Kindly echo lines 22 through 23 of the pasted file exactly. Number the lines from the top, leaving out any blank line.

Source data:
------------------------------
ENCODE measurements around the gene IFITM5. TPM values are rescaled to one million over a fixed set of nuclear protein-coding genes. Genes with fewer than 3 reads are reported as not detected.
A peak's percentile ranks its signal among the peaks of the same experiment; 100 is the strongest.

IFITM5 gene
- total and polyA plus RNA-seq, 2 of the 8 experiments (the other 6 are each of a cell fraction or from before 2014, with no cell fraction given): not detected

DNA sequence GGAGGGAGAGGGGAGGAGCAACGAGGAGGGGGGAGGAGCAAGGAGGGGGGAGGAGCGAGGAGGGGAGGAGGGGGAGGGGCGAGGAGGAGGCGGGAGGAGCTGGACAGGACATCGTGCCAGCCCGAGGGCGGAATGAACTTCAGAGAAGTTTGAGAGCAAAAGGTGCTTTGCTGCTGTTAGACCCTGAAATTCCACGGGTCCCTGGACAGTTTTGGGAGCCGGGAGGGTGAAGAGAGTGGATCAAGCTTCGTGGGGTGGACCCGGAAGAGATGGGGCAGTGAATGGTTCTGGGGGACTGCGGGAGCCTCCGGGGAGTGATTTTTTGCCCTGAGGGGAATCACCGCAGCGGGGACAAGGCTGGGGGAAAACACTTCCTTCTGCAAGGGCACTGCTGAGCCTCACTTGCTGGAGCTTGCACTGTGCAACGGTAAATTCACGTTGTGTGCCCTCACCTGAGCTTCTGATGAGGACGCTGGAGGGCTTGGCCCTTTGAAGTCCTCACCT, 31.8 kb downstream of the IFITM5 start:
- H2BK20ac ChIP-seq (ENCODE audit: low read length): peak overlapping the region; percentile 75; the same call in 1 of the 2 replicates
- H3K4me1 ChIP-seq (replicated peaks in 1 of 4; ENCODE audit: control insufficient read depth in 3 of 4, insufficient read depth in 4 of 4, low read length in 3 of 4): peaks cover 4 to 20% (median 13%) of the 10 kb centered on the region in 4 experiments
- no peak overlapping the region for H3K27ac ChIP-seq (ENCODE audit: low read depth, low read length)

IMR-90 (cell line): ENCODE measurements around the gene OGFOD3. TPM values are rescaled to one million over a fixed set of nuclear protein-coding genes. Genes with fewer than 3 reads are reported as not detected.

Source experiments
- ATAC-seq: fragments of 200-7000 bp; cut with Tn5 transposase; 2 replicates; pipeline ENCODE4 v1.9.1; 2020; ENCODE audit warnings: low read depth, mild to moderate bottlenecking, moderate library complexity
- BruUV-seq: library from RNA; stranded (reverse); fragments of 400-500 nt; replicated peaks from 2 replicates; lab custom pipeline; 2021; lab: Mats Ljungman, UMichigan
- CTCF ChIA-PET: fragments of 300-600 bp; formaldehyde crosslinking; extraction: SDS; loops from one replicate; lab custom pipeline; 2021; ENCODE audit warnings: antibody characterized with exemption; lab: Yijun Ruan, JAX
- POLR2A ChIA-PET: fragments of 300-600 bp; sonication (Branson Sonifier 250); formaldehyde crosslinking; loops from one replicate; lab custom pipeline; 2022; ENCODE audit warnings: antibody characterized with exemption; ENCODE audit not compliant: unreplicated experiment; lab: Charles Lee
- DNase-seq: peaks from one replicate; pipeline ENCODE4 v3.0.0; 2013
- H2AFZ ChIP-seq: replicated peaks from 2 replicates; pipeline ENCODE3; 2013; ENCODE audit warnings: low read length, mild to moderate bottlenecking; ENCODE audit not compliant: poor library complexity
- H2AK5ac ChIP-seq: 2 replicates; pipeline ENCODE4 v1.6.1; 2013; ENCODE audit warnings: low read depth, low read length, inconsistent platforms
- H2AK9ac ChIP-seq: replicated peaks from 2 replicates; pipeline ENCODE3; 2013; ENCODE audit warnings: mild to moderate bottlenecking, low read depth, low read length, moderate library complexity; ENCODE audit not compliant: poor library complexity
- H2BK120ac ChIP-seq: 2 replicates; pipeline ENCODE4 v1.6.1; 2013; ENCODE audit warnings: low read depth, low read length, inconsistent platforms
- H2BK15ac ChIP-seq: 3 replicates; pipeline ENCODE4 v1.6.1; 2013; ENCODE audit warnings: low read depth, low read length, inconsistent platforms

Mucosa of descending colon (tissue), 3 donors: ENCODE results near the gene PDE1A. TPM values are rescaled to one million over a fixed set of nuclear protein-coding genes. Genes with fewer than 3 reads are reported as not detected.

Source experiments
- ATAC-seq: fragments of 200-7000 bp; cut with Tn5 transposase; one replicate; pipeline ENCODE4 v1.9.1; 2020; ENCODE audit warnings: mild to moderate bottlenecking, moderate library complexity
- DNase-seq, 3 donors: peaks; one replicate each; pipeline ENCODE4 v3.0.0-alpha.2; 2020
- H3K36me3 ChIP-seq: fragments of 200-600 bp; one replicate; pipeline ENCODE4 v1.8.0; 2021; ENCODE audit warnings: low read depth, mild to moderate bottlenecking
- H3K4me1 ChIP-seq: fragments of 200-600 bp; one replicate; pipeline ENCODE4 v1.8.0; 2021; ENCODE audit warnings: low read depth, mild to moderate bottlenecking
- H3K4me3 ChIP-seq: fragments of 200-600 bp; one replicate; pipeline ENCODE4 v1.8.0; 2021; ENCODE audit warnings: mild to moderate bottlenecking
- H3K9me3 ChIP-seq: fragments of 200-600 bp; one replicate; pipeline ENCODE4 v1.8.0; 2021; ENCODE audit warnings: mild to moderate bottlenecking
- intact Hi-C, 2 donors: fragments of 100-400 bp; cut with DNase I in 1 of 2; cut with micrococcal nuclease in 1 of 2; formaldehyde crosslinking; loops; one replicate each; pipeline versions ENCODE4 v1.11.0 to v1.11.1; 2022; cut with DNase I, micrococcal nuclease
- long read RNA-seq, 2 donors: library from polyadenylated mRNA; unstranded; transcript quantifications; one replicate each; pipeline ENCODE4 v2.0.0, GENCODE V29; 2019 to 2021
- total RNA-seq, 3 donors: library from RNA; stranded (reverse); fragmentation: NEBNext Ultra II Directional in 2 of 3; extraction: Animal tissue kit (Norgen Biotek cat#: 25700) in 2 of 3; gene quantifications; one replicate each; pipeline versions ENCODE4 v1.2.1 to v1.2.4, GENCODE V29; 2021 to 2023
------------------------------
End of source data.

Source experiments
- ATAC-seq: fragments of 200-7000 bp; cut with Tn5 transposase; one replicate; pipeline ENCODE4 v1.9.1; 2020; ENCODE audit warnings: mild to moderate bottlenecking, moderate library complexity